long position

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Long position

Owning or holding options (i.e., the number of contracts bought exceeds the number of contracts sold). For equities, a long position occurs when an individual owns securities. An owner of 1,000 shares of stock is said to be "Long the stock." Related: Short position.

Long Position

The ownership of a security or derivative, or the state of having bought one or the other. A long position brings with it the right to coupon payments or dividends attached to the security or derivative. Informally, one who owns 100 shares of a stock is said to be "long 100 of the stock." Likewise, an investor who has bought (or holds) an option is said to be "long the option" because he/she has the right to exercise the option at a later date. See also: Short position, Close a position.

long position

The net ownership position in a particular security. If an investor owns 500 shares of Wal-Mart common stock, that person is said to be long 500 shares of Wal-Mart. Likewise, the more unusual situation of owning 1,000 shares of a particular stock at a time when 300 shares of the same stock have been sold short produces a long position of 700 shares. Being long indicates an expectation of rising share prices. Also called long. Compare short position.

Long position.

Having a long position in a stock means you own the security.

You have the right to collect the dividends or interest the security pays, the right to sell it or give it away when you wish, and the right to keep any profits if you do sell.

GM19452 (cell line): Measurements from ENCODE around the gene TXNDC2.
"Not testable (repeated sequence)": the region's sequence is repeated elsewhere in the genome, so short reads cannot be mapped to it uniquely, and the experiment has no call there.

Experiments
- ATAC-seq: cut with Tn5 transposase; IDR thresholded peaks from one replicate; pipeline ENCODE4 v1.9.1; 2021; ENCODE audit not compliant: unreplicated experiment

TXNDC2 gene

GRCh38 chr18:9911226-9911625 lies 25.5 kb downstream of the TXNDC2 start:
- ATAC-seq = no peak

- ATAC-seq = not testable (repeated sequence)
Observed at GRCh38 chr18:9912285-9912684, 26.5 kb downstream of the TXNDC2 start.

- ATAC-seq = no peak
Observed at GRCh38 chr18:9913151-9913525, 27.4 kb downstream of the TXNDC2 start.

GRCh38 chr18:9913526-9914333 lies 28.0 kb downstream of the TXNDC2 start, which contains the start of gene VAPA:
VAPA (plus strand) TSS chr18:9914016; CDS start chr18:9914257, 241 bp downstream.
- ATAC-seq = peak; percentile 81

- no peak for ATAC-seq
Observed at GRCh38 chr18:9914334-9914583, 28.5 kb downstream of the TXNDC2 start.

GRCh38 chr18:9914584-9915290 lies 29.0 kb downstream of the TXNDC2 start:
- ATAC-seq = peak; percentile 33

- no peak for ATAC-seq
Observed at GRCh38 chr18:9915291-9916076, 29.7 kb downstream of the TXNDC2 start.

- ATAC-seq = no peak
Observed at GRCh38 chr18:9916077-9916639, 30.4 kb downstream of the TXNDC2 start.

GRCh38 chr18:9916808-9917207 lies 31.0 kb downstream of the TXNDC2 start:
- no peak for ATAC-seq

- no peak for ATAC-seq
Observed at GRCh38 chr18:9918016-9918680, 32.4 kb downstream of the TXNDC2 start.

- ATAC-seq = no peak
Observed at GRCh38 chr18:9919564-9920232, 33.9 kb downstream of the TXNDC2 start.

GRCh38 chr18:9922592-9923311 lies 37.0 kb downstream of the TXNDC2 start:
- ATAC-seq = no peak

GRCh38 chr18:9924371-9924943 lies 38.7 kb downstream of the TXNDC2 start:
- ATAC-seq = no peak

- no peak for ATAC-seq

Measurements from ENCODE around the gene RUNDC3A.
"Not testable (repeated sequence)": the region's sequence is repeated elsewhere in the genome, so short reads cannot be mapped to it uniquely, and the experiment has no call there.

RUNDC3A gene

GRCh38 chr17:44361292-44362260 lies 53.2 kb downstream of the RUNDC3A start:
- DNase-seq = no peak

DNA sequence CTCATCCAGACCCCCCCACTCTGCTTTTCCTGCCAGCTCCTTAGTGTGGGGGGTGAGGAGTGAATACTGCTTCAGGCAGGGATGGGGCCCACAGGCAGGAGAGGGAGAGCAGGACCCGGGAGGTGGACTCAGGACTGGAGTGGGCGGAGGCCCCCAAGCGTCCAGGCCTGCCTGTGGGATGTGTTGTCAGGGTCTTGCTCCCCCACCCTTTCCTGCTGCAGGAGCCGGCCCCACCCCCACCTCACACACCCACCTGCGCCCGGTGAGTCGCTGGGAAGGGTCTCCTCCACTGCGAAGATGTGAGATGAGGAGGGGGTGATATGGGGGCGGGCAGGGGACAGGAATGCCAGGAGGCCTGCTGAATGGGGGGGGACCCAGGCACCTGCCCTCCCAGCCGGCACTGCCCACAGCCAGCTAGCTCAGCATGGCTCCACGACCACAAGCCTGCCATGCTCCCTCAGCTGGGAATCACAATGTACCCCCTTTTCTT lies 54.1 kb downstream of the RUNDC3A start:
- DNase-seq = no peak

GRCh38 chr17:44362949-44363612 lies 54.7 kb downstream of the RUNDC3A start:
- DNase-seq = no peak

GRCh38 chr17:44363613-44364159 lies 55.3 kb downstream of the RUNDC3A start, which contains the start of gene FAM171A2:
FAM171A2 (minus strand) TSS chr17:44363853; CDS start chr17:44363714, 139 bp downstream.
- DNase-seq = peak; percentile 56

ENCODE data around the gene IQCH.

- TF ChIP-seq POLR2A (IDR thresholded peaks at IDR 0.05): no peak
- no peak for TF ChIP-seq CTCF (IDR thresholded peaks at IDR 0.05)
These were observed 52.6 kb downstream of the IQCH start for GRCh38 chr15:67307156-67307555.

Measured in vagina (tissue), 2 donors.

Similarly, you have a long position in an option when you hold the option, and you have the right to exercise it before expiration or sell it.

The term is also used to describe a position that's maintained by your brokerage firm or bank on your behalf. For example, if your firm holds stocks for you in street name, you are said to be long on their books.

Having a long position is the opposite of having a short position in a security. A short position means you have borrowed shares through your broker, sold them, and must return them, plus interest, at some point in the future.

Similarly, a short position in an option means that you have sold the option, giving the holder the right to exercise and committing yourself to fulfilling the terms should exercise occur and you're assigned to meet them.

long position

a situation in which a dealer or MARKET MAKER in a particular COMMODITY, FINANCIAL SECURITY or FOREIGN CURRENCY is selling less than he is buying, so that his working stock of the item increases (i.e. becomes ‘long’).

long position

a situation in which a dealer or MARKET MAKER in a particular COMMODITY, FINANCIAL SECURITY or FOREIGN CURRENCY is selling less than he is buying, so that his working stock of the item increases (i.e. becomes ‘long’). Contrast SHORT POSITION.